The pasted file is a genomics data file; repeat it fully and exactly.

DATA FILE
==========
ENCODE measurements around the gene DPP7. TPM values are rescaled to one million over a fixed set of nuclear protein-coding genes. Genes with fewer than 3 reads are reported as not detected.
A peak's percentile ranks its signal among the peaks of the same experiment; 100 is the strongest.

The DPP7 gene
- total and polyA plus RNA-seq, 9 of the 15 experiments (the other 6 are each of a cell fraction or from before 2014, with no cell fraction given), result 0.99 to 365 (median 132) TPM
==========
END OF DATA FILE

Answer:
ENCODE measurements around the gene DPP7. TPM values are rescaled to one million over a fixed set of nuclear protein-coding genes. Genes with fewer than 3 reads are reported as not detected.
A peak's percentile ranks its signal among the peaks of the same experiment; 100 is the strongest.

The DPP7 gene
- total and polyA plus RNA-seq, 9 of the 15 experiments (the other 6 are each of a cell fraction or from before 2014, with no cell fraction given), result 0.99 to 365 (median 132) TPM